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Technology / Cybersecurity

Why CIOs ‘should lead data breach responses’

CIOs are best-placed to co-ordinate reactions to data breaches, according to an HP-sponsored study.

More than half of 495 senior executives surveyed told the tech giant the chief information officer has the most responsibility to lead their company’s response to a cyber attack, compared to just 27% who picked the CISO.

HP Enterprise Security Services told CBR this reflected the firm’s recommendation to adopt a business-wide attitude to security, and said the CIO has a wider range of responsibilities than the CISO.

Security strategy head Richard Archdeacon said: "I think that is because you can get the pan-organisational view from that role. The CIO can span all of IT rather than just the security aspect, they would be in a better position to pull the strands together."

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HP’s study, carried out by the Ponemon Institute, found that 85% of firms included the legal department in their incident response strategies, followed by compliance and IT divisions at 70%, with HR and finance both involved by 55% of companies surveyed.

Archdeacon said: "It’s about making an end to end approach to security. You have a whole series of people involved in participating in incident response planning, it’s bringing together all of those different threads."

Another 79% of respondents said it was crucial senior executives were involved in planning a strategy, and HP recommended drilling staff to test how ready a firm was for a cyber attack.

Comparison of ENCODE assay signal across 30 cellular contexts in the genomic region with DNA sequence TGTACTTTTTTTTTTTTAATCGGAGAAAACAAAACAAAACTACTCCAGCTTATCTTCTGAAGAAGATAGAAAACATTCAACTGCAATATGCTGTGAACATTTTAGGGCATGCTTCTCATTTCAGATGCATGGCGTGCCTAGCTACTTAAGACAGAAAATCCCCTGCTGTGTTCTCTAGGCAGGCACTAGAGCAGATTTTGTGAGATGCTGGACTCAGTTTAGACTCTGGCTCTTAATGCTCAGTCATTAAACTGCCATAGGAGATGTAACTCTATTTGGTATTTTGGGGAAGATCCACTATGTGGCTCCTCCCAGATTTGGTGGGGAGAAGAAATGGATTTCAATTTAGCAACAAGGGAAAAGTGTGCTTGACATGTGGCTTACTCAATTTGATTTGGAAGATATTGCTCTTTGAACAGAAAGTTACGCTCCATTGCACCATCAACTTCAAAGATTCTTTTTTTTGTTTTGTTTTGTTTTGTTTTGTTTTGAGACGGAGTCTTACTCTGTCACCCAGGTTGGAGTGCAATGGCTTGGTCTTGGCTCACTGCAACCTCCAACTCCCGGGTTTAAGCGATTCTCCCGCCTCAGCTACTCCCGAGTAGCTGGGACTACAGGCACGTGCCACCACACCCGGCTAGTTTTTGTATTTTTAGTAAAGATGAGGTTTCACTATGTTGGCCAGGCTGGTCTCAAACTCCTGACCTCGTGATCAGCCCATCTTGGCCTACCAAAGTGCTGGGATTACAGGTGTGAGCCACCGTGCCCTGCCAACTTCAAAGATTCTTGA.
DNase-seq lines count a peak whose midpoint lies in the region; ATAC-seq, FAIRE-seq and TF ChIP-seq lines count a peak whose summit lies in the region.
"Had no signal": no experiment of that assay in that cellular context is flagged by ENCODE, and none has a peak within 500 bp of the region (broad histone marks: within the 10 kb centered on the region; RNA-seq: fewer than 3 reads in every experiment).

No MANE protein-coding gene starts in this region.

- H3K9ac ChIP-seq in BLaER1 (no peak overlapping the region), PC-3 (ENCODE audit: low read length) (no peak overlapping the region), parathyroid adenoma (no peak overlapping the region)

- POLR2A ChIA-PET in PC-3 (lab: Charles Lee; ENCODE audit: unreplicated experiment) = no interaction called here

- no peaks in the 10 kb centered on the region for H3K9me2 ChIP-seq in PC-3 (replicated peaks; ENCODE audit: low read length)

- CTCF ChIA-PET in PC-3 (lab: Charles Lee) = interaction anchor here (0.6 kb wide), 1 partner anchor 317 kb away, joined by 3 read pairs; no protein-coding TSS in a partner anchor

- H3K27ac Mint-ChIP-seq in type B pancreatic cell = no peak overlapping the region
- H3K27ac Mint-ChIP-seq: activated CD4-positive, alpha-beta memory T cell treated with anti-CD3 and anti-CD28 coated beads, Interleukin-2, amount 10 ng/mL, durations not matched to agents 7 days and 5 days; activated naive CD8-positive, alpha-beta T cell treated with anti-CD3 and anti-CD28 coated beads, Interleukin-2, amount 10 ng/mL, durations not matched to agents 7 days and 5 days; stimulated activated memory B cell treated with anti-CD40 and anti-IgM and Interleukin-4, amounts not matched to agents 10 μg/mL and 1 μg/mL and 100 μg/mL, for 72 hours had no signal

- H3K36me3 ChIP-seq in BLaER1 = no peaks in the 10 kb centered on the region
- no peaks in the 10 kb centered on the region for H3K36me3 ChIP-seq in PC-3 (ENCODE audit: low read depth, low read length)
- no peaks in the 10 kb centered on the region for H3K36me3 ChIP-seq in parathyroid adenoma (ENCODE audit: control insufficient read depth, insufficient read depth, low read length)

However, while eBay is being served with a class action lawsuit after losing an alleged 145 million customer details following a hacker breach back in February, HP highlighted the insider threat as an overlooked business risk.

"It’s the person in a position of trust who accidentally creates a breach by sending the wrong information out or putting a spreadsheet out mistakenly," warned Archdeacon.

While the ‘new style of IT’, such as cloud computing and BYOD, have made this risk more prevalent, he added, firms must educate their staff to ensure they act responsibly to avoid accidental human error breaches.

"It’s not just looking at access and privileges but looking at how the data should be managed and issues like user awareness and user education," Archdeacon said.
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